Where I work, we must use computer terminals to record the times we work, what job we worked on, and the like. I work for one of the major railroad companies in North America. At the moment, I am a “Switchman”. Come July, I will be going to my Conductor promotion class, and within two years, I should be a Locomotive Engineer. So what does that have to do with My Mac?
As I said, we use these terminals to run proprietary software to record our time tickets (that’s how we get paid). We also use these terminals for vacation inquiries, seniority information, how far we are “out” from working again, and so forth. A few months ago, a friend at work told me he had the software that would allow him to dial in from home and access the system. This really interested me because I also wanted to have access to the system while home. Unfortunately, it is a Wintel program only, meaning if you own a Mac, you’re out of luck. The program also required you to have a 56k Flex modem, and I only had my 33.6 Global Village.
Almost everyone at work who owns a computer had taken a copy of the software home to try and run it. Out of the thirty computer users, only two to my knowledge actually got the program to run. Day after day, everyone would ask these two guys how the heck they got the program to work. Neither had a clue, claiming they just “Played with it until it worked”
A month ago, I visited the closest CompUSA store to me, in Grand Rapids, Michigan (about an hour’s drive). While there, I purchased a new 250MHz Mac. This baby is a screamer! I also increased my RAM by purchasing 128 MB of Mohawk Memory, meaning there were now no programs I could not run on my Mac. And one program, which I have had for quite a while, was SoftWindows 95 v.1.0 The program, as you may know, is a memory and processor hog (like the real version of Windows 95). My old computer, a 100MHz Mac, had only 32MB of memory. While it would run SoftWindows 95 it did so very slowly, and because of the memory I had, I couldn’t run any games or programs on it. It was virtually useless on my old Mac.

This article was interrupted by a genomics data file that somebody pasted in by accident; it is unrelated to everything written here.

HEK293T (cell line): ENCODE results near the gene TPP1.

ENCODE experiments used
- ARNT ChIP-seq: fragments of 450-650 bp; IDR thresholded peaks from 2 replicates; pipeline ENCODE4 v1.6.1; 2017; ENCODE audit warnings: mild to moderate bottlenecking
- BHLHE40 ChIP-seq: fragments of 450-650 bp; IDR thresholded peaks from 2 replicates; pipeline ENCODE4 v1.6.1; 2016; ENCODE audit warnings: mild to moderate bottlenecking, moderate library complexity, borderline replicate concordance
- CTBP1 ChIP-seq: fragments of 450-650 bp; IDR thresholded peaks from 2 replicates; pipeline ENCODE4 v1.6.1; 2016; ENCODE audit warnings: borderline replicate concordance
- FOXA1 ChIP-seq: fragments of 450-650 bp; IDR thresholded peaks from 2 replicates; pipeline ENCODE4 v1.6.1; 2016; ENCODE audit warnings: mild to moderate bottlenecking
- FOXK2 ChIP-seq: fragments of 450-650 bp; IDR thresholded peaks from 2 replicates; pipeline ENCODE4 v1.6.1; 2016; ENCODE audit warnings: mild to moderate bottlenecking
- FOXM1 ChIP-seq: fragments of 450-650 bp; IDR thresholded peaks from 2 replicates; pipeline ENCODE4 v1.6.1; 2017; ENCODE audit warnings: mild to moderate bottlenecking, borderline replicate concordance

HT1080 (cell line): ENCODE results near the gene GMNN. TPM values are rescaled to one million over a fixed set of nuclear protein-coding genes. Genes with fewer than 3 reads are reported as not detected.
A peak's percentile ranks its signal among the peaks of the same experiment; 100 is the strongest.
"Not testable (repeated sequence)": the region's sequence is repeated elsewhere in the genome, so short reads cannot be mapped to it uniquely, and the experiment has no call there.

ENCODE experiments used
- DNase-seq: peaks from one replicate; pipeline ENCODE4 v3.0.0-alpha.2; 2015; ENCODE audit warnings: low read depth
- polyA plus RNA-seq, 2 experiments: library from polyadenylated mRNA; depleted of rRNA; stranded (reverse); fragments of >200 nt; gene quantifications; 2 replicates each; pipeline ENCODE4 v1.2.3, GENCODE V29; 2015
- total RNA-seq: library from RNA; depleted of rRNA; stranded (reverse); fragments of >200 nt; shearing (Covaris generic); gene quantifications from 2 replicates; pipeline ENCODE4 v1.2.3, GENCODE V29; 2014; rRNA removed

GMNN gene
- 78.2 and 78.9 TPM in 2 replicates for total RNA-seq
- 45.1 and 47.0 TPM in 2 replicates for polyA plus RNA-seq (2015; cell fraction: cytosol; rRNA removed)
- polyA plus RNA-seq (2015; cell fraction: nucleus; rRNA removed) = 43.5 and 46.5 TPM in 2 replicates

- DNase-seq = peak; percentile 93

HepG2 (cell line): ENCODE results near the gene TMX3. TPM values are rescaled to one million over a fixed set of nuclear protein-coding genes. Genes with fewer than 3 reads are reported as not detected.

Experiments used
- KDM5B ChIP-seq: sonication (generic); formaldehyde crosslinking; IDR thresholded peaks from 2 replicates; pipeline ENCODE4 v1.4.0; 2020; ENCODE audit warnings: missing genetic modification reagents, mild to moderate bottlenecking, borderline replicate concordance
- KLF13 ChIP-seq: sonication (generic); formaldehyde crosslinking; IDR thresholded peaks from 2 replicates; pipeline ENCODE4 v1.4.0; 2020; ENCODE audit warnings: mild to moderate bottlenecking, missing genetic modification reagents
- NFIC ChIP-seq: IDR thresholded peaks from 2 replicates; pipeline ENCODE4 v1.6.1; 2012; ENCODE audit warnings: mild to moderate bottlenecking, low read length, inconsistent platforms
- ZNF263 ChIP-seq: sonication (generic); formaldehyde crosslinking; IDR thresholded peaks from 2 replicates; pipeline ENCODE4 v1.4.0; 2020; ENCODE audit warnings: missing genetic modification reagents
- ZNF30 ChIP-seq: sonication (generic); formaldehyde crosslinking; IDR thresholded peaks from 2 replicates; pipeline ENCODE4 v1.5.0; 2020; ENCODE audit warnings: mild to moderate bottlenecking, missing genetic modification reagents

Now, with 250MHz, 128Mb of RAM, and a 56k Flex modem, I thought it would be fun to see if I could get the terminal program from work to function on my Mac. I wasn’t hopeful. Hey, people with a real Wintel box couldn’t get it to work, what hope did I have running a Windows emulator under the Mac OS?
My first step was to give SoftWindows 95 75MB of memory to play with. I figured, correctly, that the program would run better if I had the memory to give it. This way, I could run not only the emulator (which is what SoftWindows 95 and Virtual PC are) but I could pretty much run any program inside the emulator. (Okay, I was hoping to be able to purchase some PC games to play on my Mac, which I have yet to try.)
Next, I inserted the disk with the terminal program on in. A quick trip to “My Computer” and the floppy drive icon, and I dragged the program to my Windows desktop. Easy installation, though it would have been twice as easy on the Mac itself.